Nebraska Nature February 04, 2017
A Massive Blizzard Blanketed Nebraska In Snow In 1949 And It Will Never Be Forgotten
Nebraska is no stranger to severe weather of all types, but a few storms stand out in our state history. The blizzard of 1949 was an epic storm that actually started in November 1948 and kept going relentlessly for months.
The fall harvest had been especially bountiful in 1948. By the end of the season, many farmers and ranchers had a positive outlook for the following year...until the first storm struck on November 18th.
Central and northeastern Nebraska were buried under 24 inches of snow in some places. The snow disabled roads and stopped trains; it buried homes and cut off phone service. Informal search parties set out to rescue people who had become stranded on rural roads. As bad as it seemed at the time, it would not be the most severe storm Nebraska would see that season.
A smaller storm struck in December, but nothing could have prepared residents for what would happen on January 2nd and 3rd.
Heavy rain on the 2nd turned into heavy snow, burying much of western, central, and northern Nebraska. Extreme winds of 50-60 MPH whipped the snow around wildly as temperatures dropped dramatically. Enormous drifts formed, cutting off farms and ranches from the rest of the world. Families had to pray that they would not have a medical emergency, because there was no getting to a hospital through the massive amounts of snow.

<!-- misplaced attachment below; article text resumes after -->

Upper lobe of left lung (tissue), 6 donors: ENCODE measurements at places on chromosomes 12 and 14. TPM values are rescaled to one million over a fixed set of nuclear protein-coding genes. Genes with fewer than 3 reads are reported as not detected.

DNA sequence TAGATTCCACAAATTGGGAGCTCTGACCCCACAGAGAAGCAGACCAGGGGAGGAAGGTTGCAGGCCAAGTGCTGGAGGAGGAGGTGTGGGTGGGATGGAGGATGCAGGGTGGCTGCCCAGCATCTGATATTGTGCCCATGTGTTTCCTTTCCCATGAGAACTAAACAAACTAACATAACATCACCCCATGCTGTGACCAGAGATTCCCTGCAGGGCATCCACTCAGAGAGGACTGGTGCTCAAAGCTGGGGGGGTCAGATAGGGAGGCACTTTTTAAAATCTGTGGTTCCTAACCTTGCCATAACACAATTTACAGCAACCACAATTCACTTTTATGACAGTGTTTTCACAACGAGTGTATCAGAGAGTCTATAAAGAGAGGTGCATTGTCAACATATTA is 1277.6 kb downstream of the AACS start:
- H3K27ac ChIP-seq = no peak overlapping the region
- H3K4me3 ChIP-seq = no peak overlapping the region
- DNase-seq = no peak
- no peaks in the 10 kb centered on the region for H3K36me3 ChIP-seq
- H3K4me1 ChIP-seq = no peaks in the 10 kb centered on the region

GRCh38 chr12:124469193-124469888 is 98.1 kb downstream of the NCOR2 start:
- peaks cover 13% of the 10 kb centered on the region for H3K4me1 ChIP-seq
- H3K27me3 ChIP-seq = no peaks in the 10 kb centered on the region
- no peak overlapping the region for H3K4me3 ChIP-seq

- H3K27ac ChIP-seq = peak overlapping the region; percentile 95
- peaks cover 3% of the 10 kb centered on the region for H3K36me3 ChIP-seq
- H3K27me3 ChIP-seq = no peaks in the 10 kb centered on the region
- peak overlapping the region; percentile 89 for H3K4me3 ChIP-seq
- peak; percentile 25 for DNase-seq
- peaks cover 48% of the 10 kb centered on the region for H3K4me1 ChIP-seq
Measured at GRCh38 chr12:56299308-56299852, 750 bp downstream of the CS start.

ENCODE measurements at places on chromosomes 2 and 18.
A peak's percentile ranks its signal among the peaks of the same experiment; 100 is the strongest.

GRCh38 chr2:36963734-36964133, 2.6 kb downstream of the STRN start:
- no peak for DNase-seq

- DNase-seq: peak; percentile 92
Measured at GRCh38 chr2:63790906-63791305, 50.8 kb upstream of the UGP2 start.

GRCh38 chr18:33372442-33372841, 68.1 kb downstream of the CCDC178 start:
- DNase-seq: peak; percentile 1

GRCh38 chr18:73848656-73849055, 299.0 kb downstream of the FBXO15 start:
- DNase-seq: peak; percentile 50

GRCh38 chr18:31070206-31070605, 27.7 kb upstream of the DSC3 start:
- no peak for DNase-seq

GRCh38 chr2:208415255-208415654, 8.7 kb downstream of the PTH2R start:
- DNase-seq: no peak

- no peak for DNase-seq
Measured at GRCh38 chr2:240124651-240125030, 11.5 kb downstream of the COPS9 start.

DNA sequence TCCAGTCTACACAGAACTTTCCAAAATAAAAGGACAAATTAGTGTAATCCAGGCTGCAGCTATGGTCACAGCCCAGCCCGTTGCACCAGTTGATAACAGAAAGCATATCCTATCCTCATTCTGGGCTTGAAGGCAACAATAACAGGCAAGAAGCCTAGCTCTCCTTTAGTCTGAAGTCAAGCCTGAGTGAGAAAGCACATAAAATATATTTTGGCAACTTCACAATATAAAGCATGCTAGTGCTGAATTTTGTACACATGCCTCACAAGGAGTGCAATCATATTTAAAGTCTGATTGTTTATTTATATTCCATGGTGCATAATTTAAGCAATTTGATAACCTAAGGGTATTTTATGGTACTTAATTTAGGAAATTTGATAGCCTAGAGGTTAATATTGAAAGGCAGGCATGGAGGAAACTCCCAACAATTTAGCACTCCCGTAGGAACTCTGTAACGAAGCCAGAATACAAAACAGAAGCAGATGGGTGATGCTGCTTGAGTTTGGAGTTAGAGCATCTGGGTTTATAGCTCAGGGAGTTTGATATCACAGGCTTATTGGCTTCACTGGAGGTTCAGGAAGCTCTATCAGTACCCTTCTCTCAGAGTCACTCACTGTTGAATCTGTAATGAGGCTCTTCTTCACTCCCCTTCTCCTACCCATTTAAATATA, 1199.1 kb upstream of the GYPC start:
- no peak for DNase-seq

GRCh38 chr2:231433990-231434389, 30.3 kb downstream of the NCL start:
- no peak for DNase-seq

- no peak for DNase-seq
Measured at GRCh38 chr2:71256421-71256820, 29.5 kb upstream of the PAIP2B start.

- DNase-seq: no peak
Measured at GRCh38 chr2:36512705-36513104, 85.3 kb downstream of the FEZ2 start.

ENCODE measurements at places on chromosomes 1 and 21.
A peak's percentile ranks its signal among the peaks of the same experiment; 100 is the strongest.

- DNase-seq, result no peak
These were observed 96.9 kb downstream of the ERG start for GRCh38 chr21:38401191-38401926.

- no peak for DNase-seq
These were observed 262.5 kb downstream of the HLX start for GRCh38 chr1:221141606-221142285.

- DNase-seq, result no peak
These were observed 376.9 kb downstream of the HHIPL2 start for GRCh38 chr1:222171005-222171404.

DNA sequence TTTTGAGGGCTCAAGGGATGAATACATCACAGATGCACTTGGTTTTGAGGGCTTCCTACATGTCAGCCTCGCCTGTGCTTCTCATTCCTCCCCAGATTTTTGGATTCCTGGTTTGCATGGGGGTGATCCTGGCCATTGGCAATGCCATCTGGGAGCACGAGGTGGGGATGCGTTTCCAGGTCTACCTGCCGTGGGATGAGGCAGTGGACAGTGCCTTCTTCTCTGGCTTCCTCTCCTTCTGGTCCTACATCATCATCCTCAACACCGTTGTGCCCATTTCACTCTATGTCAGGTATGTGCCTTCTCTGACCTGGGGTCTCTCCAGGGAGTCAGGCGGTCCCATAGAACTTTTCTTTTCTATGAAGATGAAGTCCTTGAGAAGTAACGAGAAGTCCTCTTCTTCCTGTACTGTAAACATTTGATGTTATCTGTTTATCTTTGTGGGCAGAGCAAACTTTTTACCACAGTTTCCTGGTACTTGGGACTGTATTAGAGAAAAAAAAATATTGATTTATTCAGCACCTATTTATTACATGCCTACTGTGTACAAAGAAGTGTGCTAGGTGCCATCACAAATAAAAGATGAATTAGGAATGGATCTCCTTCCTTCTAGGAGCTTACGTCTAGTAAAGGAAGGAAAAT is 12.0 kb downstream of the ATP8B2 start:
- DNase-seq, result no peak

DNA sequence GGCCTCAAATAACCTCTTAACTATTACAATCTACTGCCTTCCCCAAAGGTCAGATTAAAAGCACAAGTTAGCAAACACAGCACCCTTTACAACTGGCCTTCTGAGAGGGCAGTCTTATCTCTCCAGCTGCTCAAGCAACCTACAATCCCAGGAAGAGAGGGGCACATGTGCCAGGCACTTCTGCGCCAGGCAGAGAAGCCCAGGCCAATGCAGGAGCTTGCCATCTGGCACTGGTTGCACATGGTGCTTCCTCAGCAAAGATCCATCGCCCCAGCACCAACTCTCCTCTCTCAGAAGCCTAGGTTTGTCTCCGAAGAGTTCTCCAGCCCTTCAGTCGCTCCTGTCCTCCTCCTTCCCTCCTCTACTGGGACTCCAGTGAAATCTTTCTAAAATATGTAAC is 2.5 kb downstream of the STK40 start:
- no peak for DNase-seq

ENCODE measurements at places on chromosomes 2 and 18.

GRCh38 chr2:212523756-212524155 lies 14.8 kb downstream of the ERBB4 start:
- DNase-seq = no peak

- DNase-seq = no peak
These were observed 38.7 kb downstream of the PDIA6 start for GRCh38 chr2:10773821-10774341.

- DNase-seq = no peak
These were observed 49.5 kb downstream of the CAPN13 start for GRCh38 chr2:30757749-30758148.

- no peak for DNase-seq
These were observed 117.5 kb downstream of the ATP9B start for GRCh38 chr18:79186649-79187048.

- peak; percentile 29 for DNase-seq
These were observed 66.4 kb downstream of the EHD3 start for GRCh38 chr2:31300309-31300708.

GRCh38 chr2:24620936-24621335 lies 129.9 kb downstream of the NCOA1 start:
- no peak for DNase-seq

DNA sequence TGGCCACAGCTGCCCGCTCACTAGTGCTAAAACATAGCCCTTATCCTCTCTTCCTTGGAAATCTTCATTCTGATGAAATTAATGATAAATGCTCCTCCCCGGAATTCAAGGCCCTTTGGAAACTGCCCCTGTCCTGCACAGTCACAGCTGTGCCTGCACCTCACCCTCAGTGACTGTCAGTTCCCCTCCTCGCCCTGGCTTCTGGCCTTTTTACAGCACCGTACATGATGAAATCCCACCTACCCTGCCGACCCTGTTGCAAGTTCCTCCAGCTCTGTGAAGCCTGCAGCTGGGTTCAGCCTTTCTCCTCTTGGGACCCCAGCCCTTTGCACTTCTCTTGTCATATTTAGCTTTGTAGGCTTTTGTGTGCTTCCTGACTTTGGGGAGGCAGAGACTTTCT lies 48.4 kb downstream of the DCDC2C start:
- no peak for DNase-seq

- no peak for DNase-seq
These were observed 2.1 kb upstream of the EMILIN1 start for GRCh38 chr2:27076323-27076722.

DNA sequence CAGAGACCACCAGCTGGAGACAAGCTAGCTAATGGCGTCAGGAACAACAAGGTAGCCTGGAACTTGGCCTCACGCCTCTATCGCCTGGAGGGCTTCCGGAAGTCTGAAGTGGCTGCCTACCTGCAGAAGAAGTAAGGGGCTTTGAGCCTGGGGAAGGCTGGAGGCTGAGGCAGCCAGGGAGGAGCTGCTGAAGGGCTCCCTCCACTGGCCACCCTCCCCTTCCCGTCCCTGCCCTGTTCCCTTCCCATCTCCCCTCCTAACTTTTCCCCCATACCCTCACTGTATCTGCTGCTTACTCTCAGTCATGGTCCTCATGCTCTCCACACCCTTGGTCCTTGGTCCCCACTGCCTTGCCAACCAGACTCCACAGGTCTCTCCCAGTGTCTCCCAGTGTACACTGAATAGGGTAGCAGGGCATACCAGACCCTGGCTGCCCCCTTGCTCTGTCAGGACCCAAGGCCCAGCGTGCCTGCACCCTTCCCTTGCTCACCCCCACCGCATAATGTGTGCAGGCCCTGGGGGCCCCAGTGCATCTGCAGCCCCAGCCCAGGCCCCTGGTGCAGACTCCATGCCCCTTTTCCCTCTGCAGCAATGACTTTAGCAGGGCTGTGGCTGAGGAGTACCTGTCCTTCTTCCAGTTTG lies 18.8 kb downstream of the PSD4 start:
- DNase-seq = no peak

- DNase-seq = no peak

Residents did what they could to clear passages, but even trains with huge snow plows couldn't navigate these conditions.
Families and communities began to ration food. Some burned furniture to stay warm. Livestock died off in huge numbers - some from exposure, others from hunger and lack of water. The already-fragile economy was now in ruins; the cattle and sheep that did survive couldn't be sent to market because the trains couldn't get through.
Another blizzard in late January prompted President Truman to declare Nebraska a disaster area. On January 29th, Operation Snowbound was launched.
The U.S. Army Corps of Engineers began a massive effort to clear roads, deliver food to stranded families, airdrop hay for starving livestock, and move snow to allow families to leave their farms and ranches.
The operation provided much-needed relief for the area, but it couldn't mitigate all of the horrible damage done by the relentless storms.
More than 150,000 head of cattle and sheep died, along with 76 people. Several rescue workers died of exposure or suffered from snow blindness or frostbite.
Additional storms in March and April continued to complicate relief and rescue efforts.
Some areas got more than 100 inches of snow over the course of the winter, and in places the drifts reached an incredible 30 feet. These massive piles of snow would take until July to melt completely.
The video below features real stories from people who lived through the storms.
What an incredible story, and what an unforgettable winter. Did you live through it, or have you heard stories from your family? We’d love to hear your stories in the comments!
For another amazing blizzard story, check out the
Great Blizzard of 1888.